Buell 1125CR review

Details
Manufacturer:
Buell
Category:
Naked
Price:
£ 8080
Overall
3

I don’t quite understand Buell, infact I’m convinced no-one does. The bikes they produce are genuinely surprising and when I hear rumour of a new model, I have absolutely no idea whether it’s going to have the fuel in the mudguard, or if the engine’s going to be mounted on the pillion seat.

Buell are always striving to be radical, but - a bit like your mate who turns up to a fancy dress party looking like he’s just walked off the set of Star Wars – they always appear to try just that little bit too hard. And are therefore you spend most of your evening trying to avoid them.

Buell’s first proper sportsbike was a great example of this; they ditched Harley-Davidson engines in favour of Rotax engines, they kept the fuel in the frame, went for one massive rim-mounted brake disc and traded chains for belt drive. And yet with all this off-the-wall thinking, they forgot to produce a superbike that’s a genuine contender for Ducati, Aprilia and KTM.

So here we have the 1125CR. Essentially it's a stripped down 1125R, no engine mounted on the pillion seat, no fuel in the front mudguard. CR stands for Café Racer and it’s Buell’s take on an classic design. Front on it has the same brutal, bouncer-like stance of Suzuki’s B-King, but side on it ceases to look intimidating. Infact - like the kid at school who wore bottle top glasses and never got picked to play football - I kind of felt sorry for it. The 1125CR’s lines don’t flow, and unlike café racers of old it looks neither savage nor suave. It better be good to ride.

Firing up the 1125CR, the 72-degree V-Twin lumps into life, slightly hesitant, it feels like a blunt hacksaw if, like me, you try and ride it the moment you fire it up. It doesn’t tolerate being ridden from cold. Sat on the bike, you immediately feel the reach to the bars, low and long, the clutch bites when the lever is nearly fully out, which is off-putting at first, especially when you go from nothing to dialling in that entire 1125CR lump, almost in one go.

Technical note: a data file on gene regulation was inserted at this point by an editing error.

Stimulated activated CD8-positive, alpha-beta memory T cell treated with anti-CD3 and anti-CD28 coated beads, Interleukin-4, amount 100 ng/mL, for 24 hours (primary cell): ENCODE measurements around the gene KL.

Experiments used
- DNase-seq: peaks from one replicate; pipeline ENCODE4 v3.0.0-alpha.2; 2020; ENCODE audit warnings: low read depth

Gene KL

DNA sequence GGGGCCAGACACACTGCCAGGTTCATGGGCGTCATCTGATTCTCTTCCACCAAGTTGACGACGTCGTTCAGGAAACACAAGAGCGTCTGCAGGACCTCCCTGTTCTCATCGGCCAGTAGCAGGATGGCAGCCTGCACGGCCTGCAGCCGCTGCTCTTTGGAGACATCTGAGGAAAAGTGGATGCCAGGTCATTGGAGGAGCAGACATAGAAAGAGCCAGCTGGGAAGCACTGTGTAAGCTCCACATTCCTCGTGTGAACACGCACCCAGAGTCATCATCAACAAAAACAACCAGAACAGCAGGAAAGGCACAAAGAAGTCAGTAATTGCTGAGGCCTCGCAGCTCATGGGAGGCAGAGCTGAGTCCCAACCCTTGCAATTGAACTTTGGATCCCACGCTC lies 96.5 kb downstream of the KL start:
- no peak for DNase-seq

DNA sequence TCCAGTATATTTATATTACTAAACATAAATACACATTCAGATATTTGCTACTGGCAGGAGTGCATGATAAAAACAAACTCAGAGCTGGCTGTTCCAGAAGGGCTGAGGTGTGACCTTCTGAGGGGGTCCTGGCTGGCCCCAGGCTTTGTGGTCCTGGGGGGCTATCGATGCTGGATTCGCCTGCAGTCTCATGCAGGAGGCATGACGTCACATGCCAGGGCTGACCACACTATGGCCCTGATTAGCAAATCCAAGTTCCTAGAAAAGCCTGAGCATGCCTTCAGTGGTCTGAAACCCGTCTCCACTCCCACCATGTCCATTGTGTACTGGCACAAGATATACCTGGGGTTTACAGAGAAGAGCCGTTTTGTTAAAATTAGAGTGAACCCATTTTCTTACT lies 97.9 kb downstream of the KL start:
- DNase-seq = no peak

Click next to continue

I don’t quite understand Buell, infact I’m convinced no-one does. The bikes they produce are genuinely surprising and when I hear rumour of a new model, I have absolutely no idea whether it’s going to have the fuel in the mudguard, or if the engine’s going to be mounted on the pillion seat.

Buell are always striving to be radical, but - a bit like your mate who turns up to a fancy dress party looking like he’s just walked off the set of Star Wars – they always appear to try just that little bit too hard. And are therefore you spend most of your evening trying to avoid them.

Buell’s first proper sportsbike was a great example of this; they ditched Harley-Davidson engines in favour of Rotax engines, they kept the fuel in the frame, went for one massive rim-mounted brake disc and traded chains for belt drive. And yet with all this off-the-wall thinking, they forgot to produce a superbike that’s a genuine contender for Ducati, Aprilia and KTM.

So here we have the 1125CR. Essentially it's a stripped down 1125R, no engine mounted on the pillion seat, no fuel in the front mudguard. CR stands for Café Racer and it’s Buell’s take on an classic design. Front on it has the same brutal, bouncer-like stance of Suzuki’s B-King, but side on it ceases to look intimidating. Infact - like the kid at school who wore bottle top glasses and never got picked to play football - I kind of felt sorry for it. The 1125CR’s lines don’t flow, and unlike café racers of old it looks neither savage nor suave. It better be good to ride.

Firing up the 1125CR, the 72-degree V-Twin lumps into life, slightly hesitant, it feels like a blunt hacksaw if, like me, you try and ride it the moment you fire it up. It doesn’t tolerate being ridden from cold. Sat on the bike, you immediately feel the reach to the bars, low and long, the clutch bites when the lever is nearly fully out, which is off-putting at first, especially when you go from nothing to dialling in that entire 1125CR lump, almost in one go.

Click next to continue

Score Breakdown
Overall
3
Engine
4
Brakes
4
Handling
3
Comfort
3
Build Quality
4

Follow Visordown

Latest News

Latest Features

Latest Bike Reviews

Crash Media Group
Visordown is part of the CMG Full Throttle Network© : welcoming over 3 million consumers each month